HC Deb 09 June 1921 vol 142 cc2094-5W
Major GLYN

asked the Prime Minister (1) whether, prior to the passing of the Canadian Disputes (Investigation) Act, there were, on an average, between 300 to 400 strikes or lock-outs annually in Canada; whether, as a result of the working of that Act, the average number of strikes and lock-outs has been reduced to an average of 70 to 80 annually;

(2) whether he is aware of the provisions of the Canadian Industrial Disputes (Investigation) Act passed by the Government of the Dominion of Canada; that the effect of this Act has been considered satisfactory in its application to industrial disputes in all classes of industry in the Dominion; and whether he will consider the introduction of legislation based upon similar principles, with a view to the solution of industrial disputes in this country?


I have been asked to reply. The statistics published by the Canadian Department of Labour do not confirm those put forward by my hon. and gallant Friend. According to the Canadian "Labour Gazette" for February of this year, the average annual number of disputes existing in Canada in the years 1901 to 1906 was 117; while the average annual number from 1907 (when the Industrial Disputes Investigation Act was passed) to 1920 was 130, showing a small increase over the average figures for the period prior to the passing of the Act. The highest numbers were reached in 1919, when there were 298 disputes; and in 1920, when there were 285 disputes.

With regard to the statement that the effect of the Act has been considered satis- factory in its application to industrial disputes in all classes of industry in the Dominion, it may be observed that the Act applies compulsorily only to certain industries, i.e., coal mining, transport, and public utilities, although its scope was temporarily extended in 1916 so as to apply to all disputes affecting any aspect of war work. It would appear that during the period of operation of the Act there has been a considerable number of illegal strikes in the industries to which the Act applies, and that the penal Clauses of the Act have been utilised in very few cases. Moreover, very little use appears to have been made by industry generally of the Section of the Act which allows voluntary application for boards.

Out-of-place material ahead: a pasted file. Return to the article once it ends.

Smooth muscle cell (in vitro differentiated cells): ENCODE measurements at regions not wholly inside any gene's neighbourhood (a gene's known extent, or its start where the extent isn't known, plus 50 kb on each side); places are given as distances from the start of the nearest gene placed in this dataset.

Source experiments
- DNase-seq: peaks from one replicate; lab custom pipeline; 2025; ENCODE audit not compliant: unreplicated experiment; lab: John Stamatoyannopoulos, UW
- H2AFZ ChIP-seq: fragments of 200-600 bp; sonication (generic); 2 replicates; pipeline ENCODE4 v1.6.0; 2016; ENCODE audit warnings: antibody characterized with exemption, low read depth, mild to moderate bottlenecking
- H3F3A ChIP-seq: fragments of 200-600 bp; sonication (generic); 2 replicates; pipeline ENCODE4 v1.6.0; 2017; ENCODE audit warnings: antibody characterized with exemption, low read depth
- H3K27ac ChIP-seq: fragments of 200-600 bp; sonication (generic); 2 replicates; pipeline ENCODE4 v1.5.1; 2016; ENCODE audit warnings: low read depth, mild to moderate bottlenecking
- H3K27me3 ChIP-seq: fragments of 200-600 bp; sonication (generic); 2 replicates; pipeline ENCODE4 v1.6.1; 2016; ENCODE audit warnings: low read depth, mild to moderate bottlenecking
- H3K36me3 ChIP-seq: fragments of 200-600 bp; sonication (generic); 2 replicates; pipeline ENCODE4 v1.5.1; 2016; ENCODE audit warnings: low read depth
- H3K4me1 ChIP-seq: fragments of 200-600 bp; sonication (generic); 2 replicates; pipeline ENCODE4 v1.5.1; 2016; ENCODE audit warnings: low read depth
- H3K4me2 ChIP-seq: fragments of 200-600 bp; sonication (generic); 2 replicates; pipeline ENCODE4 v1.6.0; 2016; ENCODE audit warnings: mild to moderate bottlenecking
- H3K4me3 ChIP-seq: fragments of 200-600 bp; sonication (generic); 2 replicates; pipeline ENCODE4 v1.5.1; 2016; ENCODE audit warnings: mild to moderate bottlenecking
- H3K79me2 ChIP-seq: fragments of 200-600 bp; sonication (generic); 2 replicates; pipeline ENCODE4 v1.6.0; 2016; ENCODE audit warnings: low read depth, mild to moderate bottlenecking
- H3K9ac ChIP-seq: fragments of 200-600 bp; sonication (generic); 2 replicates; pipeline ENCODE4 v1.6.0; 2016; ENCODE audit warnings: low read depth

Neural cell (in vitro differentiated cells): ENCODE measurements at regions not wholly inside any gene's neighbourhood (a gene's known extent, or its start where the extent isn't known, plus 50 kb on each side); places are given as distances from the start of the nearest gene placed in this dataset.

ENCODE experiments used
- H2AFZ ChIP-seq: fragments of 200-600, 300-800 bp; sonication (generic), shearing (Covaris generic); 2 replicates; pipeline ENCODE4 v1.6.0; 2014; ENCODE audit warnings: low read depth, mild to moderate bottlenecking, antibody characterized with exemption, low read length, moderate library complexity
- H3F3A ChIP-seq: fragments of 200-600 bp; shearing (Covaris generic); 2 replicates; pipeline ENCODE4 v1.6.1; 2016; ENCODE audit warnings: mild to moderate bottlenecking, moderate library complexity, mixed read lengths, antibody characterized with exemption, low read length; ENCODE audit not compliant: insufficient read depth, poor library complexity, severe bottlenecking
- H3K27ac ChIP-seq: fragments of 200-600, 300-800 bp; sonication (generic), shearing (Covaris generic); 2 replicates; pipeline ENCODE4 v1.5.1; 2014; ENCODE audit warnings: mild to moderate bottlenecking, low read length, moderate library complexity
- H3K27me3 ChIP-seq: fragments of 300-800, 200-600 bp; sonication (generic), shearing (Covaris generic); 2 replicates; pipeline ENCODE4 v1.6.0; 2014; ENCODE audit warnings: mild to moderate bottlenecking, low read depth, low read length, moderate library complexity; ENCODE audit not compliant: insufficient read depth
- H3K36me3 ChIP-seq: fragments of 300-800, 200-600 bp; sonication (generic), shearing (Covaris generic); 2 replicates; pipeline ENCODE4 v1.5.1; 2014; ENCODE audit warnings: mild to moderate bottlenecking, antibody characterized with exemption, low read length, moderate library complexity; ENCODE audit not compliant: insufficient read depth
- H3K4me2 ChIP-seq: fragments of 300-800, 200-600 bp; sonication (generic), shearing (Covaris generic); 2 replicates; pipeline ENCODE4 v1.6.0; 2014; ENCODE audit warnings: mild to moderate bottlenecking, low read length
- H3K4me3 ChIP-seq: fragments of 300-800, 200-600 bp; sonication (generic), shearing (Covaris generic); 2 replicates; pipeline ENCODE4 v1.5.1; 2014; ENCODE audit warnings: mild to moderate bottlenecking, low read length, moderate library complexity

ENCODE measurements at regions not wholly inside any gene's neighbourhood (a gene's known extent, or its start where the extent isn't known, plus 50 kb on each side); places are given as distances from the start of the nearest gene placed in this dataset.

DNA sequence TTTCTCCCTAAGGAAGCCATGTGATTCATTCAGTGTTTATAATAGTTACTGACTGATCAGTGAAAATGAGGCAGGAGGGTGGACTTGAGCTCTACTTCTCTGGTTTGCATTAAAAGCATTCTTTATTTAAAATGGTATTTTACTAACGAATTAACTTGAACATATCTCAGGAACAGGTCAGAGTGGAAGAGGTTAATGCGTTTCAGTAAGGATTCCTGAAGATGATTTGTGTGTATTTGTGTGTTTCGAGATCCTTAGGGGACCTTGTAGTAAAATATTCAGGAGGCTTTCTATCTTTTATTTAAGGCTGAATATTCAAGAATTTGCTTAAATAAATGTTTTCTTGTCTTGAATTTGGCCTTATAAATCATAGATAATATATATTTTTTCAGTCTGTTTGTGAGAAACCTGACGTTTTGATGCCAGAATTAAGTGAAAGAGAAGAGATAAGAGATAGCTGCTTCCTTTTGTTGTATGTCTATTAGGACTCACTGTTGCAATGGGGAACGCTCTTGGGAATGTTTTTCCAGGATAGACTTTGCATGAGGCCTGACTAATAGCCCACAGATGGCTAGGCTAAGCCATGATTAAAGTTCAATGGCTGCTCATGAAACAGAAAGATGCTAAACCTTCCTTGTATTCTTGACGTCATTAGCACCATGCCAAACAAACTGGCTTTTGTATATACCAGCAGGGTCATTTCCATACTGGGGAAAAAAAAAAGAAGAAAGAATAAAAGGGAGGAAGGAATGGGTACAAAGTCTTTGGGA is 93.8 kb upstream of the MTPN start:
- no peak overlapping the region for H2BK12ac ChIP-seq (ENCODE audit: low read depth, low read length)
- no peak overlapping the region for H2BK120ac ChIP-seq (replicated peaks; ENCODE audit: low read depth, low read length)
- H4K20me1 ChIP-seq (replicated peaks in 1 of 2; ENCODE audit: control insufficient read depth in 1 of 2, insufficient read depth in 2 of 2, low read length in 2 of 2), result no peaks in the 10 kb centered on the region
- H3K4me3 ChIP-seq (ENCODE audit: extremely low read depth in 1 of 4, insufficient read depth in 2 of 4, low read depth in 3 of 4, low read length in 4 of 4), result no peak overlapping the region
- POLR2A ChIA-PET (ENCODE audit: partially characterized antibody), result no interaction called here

The Act, which undoubtedly contains some valuable features, was considered by the recent Committee on Relations between Employers and Employed presided over by Mr. Speaker, and the Committee reported against the application to this country of the compulsory power of delaying strikes and lock-outs, which is one of the distinguishing features of the Canadian Act. The Committee, as my hon. and gallant Friend will be aware, made recommendations inter alia with regard to the holding of an independent inquiry in appropriate cases when the parties to a dispute are unable to adjust the difference, and these recommendations have been given legislative effect in the Industrial Courts Act, 1919.